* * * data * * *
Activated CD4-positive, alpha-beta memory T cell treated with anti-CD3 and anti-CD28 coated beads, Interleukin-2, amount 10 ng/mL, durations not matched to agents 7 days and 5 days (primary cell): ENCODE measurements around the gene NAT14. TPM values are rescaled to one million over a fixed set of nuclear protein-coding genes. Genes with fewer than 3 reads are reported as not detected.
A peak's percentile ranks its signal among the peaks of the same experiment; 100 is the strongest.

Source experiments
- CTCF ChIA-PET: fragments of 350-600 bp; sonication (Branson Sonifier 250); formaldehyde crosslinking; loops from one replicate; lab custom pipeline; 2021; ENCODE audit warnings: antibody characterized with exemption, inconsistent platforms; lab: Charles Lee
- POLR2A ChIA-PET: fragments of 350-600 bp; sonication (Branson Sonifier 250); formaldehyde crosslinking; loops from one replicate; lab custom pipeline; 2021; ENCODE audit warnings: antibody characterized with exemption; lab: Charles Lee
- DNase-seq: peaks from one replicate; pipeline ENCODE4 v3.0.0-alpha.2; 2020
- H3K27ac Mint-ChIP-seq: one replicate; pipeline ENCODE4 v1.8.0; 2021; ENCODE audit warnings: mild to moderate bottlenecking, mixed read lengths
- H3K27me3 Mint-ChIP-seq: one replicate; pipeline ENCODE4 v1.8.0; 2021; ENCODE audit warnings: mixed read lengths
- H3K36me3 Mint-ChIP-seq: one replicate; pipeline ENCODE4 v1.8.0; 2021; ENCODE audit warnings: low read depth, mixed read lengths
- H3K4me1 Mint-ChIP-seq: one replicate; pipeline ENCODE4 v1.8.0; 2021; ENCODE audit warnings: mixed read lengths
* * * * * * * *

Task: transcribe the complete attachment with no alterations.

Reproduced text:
Activated CD4-positive, alpha-beta memory T cell treated with anti-CD3 and anti-CD28 coated beads, Interleukin-2, amount 10 ng/mL, durations not matched to agents 7 days and 5 days (primary cell): ENCODE measurements around the gene NAT14. TPM values are rescaled to one million over a fixed set of nuclear protein-coding genes. Genes with fewer than 3 reads are reported as not detected.
A peak's percentile ranks its signal among the peaks of the same experiment; 100 is the strongest.

Source experiments
- CTCF ChIA-PET: fragments of 350-600 bp; sonication (Branson Sonifier 250); formaldehyde crosslinking; loops from one replicate; lab custom pipeline; 2021; ENCODE audit warnings: antibody characterized with exemption, inconsistent platforms; lab: Charles Lee
- POLR2A ChIA-PET: fragments of 350-600 bp; sonication (Branson Sonifier 250); formaldehyde crosslinking; loops from one replicate; lab custom pipeline; 2021; ENCODE audit warnings: antibody characterized with exemption; lab: Charles Lee
- DNase-seq: peaks from one replicate; pipeline ENCODE4 v3.0.0-alpha.2; 2020
- H3K27ac Mint-ChIP-seq: one replicate; pipeline ENCODE4 v1.8.0; 2021; ENCODE audit warnings: mild to moderate bottlenecking, mixed read lengths
- H3K27me3 Mint-ChIP-seq: one replicate; pipeline ENCODE4 v1.8.0; 2021; ENCODE audit warnings: mixed read lengths
- H3K36me3 Mint-ChIP-seq: one replicate; pipeline ENCODE4 v1.8.0; 2021; ENCODE audit warnings: low read depth, mixed read lengths
- H3K4me1 Mint-ChIP-seq: one replicate; pipeline ENCODE4 v1.8.0; 2021; ENCODE audit warnings: mixed read lengths